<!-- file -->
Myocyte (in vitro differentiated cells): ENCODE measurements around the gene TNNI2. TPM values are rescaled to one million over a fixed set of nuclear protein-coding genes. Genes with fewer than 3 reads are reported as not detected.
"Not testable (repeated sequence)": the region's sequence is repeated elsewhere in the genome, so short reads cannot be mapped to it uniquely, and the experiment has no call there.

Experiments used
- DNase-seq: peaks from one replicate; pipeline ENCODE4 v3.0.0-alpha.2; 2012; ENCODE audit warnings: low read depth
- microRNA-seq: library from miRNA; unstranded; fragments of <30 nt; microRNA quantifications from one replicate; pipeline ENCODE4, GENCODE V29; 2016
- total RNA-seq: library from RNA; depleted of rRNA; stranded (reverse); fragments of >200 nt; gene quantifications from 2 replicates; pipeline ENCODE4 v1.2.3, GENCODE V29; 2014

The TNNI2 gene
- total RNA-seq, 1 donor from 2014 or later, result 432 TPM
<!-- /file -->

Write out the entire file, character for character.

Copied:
Myocyte (in vitro differentiated cells): ENCODE measurements around the gene TNNI2. TPM values are rescaled to one million over a fixed set of nuclear protein-coding genes. Genes with fewer than 3 reads are reported as not detected.
"Not testable (repeated sequence)": the region's sequence is repeated elsewhere in the genome, so short reads cannot be mapped to it uniquely, and the experiment has no call there.

Experiments used
- DNase-seq: peaks from one replicate; pipeline ENCODE4 v3.0.0-alpha.2; 2012; ENCODE audit warnings: low read depth
- microRNA-seq: library from miRNA; unstranded; fragments of <30 nt; microRNA quantifications from one replicate; pipeline ENCODE4, GENCODE V29; 2016
- total RNA-seq: library from RNA; depleted of rRNA; stranded (reverse); fragments of >200 nt; gene quantifications from 2 replicates; pipeline ENCODE4 v1.2.3, GENCODE V29; 2014

The TNNI2 gene
- total RNA-seq, 1 donor from 2014 or later, result 432 TPM